Our topic of Sexual Harassment at work was moved right up next to HIV/AIDS when I learned that it was VERY COMMON for men to walk up to women at work (AT PROJECT CANAAN!) and just grab their breasts or their hips and make a very sexually derogatory comments and want to have sex with them in the bush.  I literally had to say to a guy, “No, uou are NOT allowed to grab her breast at work! Or at any time any where if she doesn’t want you to!”  I could write volumes on this, but won’t today. 

Yesterday we had the very best talk yet.  The topic was Sexually Transmitted Infections/Diseases (fun eh?).  The speaker brought huge color photos of the worst cases of herpes, gonorrhea, syphilis, genital warts, public lice and ulcers you could ever imagine. At the end of each session there was no one in the place who planned to EVER have sex again. I am thinking of getting those photos blown up and posting them all over the property (not sure Ian will allow this when he gets back from the US J). 

At the end of the day it was reported that several people waited at the clinic to be tested for STI’s that they had been suffering with for months. They were so thankful for the education session and were so thankful that we had a nurse who could help them immediately.

Most days I LOVE my job, but there are many dark and discouraging days too.  Yesterday (in a strange and twisted kind of way) was a highlight for me.  We are starting to break through. The gift of knowledge is the best gift that can ever be given to someone, and we are starting to do that with our employees in a mighty way.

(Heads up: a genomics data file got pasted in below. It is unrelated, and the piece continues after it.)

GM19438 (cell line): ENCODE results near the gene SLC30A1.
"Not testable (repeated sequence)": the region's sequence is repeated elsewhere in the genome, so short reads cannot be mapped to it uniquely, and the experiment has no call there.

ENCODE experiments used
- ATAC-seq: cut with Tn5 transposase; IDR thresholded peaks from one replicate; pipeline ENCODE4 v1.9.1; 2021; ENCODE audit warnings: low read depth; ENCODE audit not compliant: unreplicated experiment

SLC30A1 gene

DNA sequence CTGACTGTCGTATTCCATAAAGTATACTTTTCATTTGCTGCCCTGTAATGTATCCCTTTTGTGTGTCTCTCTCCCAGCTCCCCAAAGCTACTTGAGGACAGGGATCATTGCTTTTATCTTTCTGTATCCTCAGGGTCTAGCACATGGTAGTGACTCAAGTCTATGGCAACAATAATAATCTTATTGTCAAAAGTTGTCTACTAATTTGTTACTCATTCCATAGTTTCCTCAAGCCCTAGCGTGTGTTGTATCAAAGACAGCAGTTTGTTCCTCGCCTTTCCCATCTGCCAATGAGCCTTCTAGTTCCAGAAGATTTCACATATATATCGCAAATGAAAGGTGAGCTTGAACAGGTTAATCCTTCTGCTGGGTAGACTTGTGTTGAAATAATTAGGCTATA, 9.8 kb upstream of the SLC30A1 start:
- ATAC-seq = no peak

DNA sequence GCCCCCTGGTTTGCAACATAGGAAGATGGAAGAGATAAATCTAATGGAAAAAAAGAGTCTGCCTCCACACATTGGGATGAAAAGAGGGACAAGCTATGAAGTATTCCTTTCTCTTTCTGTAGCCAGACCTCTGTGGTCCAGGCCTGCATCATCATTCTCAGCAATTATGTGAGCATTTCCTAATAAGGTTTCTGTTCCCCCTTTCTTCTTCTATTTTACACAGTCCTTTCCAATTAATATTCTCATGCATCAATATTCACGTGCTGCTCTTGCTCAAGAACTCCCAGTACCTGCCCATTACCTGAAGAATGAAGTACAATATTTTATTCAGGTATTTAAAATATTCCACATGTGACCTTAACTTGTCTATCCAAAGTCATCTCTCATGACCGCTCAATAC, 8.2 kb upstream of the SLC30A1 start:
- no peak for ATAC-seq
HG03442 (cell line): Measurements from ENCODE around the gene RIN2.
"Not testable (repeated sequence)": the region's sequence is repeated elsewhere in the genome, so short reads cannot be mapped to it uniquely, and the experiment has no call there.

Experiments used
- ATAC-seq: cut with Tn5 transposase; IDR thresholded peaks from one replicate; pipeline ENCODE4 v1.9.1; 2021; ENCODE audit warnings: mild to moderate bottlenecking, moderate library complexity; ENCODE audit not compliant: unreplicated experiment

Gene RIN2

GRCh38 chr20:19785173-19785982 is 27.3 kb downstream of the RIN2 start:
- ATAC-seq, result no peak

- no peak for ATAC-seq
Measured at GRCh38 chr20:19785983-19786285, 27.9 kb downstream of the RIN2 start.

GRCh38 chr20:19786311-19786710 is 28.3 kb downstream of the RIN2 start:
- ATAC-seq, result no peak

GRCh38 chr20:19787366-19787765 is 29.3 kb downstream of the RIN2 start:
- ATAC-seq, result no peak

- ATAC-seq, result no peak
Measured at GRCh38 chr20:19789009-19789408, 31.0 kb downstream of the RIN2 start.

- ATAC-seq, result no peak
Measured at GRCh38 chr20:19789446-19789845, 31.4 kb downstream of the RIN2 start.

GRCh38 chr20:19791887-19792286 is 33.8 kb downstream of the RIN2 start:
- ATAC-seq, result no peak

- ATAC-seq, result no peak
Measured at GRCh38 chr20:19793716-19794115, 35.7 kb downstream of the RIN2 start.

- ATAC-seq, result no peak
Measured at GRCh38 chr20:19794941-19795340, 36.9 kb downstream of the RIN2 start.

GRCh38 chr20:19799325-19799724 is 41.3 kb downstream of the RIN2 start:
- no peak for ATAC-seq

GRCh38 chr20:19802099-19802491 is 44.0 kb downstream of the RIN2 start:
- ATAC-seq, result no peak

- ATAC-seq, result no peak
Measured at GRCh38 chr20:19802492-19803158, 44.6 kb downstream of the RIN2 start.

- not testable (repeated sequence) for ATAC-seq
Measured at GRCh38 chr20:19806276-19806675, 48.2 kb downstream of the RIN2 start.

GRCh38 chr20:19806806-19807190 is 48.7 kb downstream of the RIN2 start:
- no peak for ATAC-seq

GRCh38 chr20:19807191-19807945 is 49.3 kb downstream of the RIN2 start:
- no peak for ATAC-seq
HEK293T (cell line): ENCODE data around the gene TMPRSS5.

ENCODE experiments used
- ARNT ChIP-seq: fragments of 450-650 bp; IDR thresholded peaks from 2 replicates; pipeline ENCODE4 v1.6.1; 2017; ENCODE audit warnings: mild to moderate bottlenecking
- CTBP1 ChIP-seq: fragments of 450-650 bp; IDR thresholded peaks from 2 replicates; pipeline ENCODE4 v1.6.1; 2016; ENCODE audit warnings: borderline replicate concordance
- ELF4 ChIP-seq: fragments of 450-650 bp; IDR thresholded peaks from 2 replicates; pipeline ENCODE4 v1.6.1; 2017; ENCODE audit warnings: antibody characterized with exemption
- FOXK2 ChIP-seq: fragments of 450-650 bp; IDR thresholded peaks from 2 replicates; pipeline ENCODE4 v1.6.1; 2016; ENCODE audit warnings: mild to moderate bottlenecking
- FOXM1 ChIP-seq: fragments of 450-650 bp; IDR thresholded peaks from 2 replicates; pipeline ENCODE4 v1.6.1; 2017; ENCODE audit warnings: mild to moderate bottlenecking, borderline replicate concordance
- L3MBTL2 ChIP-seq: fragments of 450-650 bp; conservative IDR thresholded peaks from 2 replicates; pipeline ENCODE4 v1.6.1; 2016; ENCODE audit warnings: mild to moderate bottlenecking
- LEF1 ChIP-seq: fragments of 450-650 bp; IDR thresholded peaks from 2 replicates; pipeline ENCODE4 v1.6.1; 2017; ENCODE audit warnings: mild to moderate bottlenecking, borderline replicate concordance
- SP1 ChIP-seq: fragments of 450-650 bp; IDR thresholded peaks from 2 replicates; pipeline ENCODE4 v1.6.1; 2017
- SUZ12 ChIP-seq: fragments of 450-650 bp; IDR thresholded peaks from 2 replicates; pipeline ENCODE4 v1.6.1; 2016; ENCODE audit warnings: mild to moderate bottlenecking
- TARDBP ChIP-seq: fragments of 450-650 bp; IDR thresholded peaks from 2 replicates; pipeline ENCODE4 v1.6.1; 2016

Thank you for reading this long blog to the bitter end, so that YOU TOO can become more educated about what is happening on Project Canaan, in the tiny Kingdom of Swaziland.

Live from Swaziland … Jesus bring the rain.

Janine

PS - I can't possibly post photos related to this blog so will just post some cute baby photos for those of you who like pictures :)

Junior's 3rd birthday.

Ruth enjoying a pear after her piece of birthday cake.

8 comments:

  1. Thank you for keeping US educated.

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  2. You are moving mountains and very successful! Thankful God put you on this earth!

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  3. Great work you are doing Janine. I am excited to meet you in June as I will be traveling with Amy and Chad Gregory. I would be more than happy to lead a lunch and learn. I have worked in perinatal medicine for 22 years at Northside Hospital in Atlanta, GA. Northside Hospital is the undisputed leader in maternity services, delivering more babies a year than any other community hospital in the USA.

    What would you think about a the topic The importance of prenatal care in pregnancy with an emphasis on infection and transmission risk from mother to baby?

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    1. Hi MIchelle, thanks for your note. Let's chat by email. Janine@Heartforafrica.org. Looking forward to meeting you in June!